B.C. government to compensate more Woodlands survivors

Former residents of Woodlands who lived in the notorious B.C. institution before 1974 will now be compensated for the abuse they suffered.

Survivors who lived at Woodlands before 1974 — and excluded from earlier settlement — will receive $10K each

Woodlands School survivor Bill McArthur, left, listens as British Columbia Health Minister Adrian Dix speaks at Woodlands Memorial Garden in New Westminster, B.C., on Saturday March 31, 2018. (Darryl Dyck/Canadian Press)

Former residents of the Woodlands provincial mental institution, who lived there before 1974, will now be compensated for the abuse they suffered there, the province announced Saturday.

The survivors will each receive $10,000 ex-gratia, meaning the payments are voluntary and don't admit liability. 

Because of a legal loophole, those survivors were excluded from a 2010 B.C. Supreme Court settlement, which compensated about 900 residents who lived in the institution in New Westminster, B.C. after 1974.

B.C. Premier John Horgan said in a statement that the Woodlands residents had fought for 20 years for "compassion, closure and some level of justice."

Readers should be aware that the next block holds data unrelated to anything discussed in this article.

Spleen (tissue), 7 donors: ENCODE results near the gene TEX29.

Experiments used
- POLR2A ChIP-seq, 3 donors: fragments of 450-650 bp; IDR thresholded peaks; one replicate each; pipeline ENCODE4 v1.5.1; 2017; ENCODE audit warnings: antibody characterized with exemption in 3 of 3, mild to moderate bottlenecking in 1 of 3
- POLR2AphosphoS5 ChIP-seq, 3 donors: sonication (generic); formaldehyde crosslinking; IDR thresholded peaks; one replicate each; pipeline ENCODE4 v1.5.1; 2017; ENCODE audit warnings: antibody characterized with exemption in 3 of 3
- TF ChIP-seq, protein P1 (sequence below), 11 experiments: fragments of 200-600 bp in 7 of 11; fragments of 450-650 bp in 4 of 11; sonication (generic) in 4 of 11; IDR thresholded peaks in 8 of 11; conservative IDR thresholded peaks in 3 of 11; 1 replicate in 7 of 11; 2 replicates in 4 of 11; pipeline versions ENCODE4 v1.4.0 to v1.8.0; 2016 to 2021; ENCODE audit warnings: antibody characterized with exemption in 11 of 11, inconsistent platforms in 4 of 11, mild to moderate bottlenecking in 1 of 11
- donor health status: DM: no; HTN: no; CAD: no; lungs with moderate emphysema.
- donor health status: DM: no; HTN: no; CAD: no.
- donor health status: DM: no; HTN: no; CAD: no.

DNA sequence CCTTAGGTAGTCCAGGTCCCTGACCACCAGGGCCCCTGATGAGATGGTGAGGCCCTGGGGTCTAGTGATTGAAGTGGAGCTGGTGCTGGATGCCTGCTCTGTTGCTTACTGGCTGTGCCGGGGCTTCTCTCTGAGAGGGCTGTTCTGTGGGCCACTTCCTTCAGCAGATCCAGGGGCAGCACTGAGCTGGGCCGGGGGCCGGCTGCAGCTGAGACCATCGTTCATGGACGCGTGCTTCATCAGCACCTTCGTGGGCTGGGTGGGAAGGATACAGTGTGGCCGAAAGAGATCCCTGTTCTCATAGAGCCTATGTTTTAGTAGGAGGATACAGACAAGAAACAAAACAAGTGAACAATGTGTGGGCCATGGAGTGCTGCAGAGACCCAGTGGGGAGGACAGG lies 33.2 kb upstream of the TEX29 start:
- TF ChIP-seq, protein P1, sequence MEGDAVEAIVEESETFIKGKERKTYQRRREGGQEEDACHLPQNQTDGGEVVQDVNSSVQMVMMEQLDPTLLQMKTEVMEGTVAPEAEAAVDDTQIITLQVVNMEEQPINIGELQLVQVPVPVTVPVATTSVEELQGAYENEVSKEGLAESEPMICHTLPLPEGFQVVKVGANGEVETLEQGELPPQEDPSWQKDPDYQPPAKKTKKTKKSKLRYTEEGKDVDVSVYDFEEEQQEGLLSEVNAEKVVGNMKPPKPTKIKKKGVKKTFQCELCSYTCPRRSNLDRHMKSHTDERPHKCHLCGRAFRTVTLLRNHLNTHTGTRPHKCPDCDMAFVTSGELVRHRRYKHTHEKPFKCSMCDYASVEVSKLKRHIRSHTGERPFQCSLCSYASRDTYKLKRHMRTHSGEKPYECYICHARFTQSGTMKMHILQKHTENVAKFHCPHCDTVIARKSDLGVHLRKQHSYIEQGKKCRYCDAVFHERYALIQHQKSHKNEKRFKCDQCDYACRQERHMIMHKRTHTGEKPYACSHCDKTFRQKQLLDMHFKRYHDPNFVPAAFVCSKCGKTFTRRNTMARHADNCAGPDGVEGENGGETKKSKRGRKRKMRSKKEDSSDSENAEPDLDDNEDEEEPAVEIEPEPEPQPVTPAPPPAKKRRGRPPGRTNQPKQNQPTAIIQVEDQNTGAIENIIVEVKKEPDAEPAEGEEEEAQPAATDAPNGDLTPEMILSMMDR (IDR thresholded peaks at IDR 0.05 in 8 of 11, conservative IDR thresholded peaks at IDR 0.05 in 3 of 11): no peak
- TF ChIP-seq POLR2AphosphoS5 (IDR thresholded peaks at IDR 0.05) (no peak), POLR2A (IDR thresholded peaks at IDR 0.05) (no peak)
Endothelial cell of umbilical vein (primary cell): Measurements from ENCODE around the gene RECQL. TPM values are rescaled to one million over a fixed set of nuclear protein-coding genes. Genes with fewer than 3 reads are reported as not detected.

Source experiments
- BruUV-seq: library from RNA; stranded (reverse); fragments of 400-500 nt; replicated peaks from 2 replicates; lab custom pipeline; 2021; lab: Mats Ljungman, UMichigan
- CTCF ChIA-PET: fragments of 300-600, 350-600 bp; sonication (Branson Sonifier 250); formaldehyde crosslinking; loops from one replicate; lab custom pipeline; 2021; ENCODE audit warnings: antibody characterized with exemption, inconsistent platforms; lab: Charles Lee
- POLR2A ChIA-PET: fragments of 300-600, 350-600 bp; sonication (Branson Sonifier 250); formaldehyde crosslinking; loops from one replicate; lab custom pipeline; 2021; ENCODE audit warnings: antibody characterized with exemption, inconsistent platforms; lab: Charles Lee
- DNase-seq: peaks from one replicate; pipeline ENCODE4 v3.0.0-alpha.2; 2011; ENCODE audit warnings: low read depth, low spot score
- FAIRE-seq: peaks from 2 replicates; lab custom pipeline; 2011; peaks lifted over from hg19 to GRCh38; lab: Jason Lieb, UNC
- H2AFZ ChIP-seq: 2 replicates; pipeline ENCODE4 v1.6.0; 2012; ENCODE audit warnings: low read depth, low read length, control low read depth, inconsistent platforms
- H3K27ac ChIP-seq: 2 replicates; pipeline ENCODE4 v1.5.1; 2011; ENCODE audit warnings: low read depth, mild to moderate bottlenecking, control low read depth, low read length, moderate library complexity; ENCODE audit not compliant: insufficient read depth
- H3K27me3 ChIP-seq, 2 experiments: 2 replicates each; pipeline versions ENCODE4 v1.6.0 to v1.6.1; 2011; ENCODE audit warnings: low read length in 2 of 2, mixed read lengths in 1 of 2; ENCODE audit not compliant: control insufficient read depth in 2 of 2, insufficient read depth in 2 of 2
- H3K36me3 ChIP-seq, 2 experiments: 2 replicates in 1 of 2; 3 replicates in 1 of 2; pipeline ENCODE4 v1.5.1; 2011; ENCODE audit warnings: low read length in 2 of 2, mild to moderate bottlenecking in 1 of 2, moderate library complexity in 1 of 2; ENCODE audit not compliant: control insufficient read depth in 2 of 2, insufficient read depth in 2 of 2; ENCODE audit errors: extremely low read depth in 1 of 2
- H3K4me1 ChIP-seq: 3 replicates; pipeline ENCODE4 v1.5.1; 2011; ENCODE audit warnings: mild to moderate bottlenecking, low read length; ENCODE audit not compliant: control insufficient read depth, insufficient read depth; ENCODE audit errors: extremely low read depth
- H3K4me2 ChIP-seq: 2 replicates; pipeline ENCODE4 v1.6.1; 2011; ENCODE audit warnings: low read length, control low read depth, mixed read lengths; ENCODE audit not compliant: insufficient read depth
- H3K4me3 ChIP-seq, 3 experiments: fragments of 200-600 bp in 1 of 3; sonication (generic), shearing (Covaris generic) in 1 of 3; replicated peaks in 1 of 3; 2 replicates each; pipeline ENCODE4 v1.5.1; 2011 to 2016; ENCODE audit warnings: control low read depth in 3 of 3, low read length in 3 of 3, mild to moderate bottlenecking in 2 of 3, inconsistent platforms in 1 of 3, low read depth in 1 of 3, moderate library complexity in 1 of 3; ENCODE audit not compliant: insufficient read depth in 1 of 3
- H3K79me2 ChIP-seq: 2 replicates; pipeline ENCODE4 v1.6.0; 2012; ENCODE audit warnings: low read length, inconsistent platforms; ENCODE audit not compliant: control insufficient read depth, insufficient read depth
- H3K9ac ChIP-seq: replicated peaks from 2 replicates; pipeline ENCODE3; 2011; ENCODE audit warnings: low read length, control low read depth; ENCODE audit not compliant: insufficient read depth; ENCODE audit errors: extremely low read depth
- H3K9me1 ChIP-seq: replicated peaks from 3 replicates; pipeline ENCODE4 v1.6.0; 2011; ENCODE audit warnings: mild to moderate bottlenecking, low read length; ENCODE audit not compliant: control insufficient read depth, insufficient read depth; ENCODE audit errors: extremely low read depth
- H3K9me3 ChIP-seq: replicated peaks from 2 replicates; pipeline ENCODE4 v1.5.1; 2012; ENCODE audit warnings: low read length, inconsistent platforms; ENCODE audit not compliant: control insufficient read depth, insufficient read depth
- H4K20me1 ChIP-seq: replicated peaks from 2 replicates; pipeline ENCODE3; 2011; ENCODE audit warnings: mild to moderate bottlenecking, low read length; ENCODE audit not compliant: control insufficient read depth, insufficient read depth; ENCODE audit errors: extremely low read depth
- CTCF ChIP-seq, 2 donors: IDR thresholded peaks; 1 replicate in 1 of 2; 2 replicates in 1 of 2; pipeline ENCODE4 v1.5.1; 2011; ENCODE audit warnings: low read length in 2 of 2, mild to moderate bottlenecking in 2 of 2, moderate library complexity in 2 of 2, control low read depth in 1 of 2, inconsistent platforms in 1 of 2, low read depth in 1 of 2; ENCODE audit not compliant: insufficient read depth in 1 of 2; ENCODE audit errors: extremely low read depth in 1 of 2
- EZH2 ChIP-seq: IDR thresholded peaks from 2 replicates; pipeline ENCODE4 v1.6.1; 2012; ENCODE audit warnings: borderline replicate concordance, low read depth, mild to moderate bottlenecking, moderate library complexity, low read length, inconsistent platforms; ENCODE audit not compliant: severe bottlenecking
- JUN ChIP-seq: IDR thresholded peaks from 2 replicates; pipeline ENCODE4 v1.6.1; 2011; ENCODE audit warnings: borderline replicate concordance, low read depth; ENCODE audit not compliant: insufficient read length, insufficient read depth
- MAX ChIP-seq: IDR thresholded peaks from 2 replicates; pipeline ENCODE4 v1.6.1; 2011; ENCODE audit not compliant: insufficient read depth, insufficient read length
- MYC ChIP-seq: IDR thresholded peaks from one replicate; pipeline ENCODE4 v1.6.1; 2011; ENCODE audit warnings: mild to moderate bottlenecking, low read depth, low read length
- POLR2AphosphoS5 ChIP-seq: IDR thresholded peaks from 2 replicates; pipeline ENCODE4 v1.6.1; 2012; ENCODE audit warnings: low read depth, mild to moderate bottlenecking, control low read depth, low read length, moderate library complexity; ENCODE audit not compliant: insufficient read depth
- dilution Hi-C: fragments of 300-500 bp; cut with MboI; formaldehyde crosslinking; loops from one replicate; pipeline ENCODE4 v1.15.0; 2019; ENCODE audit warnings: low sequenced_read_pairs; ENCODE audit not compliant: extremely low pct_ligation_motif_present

"Today, the B.C. government is finally doing the right thing by extending compensation to individuals previously denied redress for the abuse they suffered at this provincial institution," Horgan said.

Widespread abuse

Woodlands, which operated between 1878 and 1996, offered care to children and adults with developmental disabilities and some people with mental illness.

Residents suffered widespread sexual, physical and psychological abuse.

Woodlands School survivor Luanne Bradshaw, who was at the facility from 1967-79, poses for a photograph at Woodlands Memorial Garden in New Westminster, B.C., on Saturday, March 31, 2018. (Darryl Dyck/Canadian Press)

The province's ombudsperson detailed the abuses in a 2002 report, but the province did not acknowledge those findings.

Woodlands residents launched a class action suit that year against the province.

After the suit was certified, the province won a ruling at the B.C. Court of Appeal that excluded former students who lived at Woodlands before Aug. 1, 1974. 

'Small measure of justice'

The government also said Saturday that anyone who received a lower amount through the previous class-action lawsuit will have their compensation topped up to a total of $10,000.

When he was in Opposition, B.C.'s Health Minister Adrian Dix had called on the province to compensate all residents.

In a statement, Dix said Saturday's announcement would bring a "small measure of justice" to survivors. 

Bill McArthur, a Woodlands survivor, said it was a historic occasion that "closes this dark chapter in B.C. history." 

"Today acknowledges and vindicates Woodlands survivors, who I hope can live the rest of their lives with a sense of self-respect and dignity," McArthur said in a statement.

The government is reaching out to former residents and expects to make the compensations by March 31, 2019.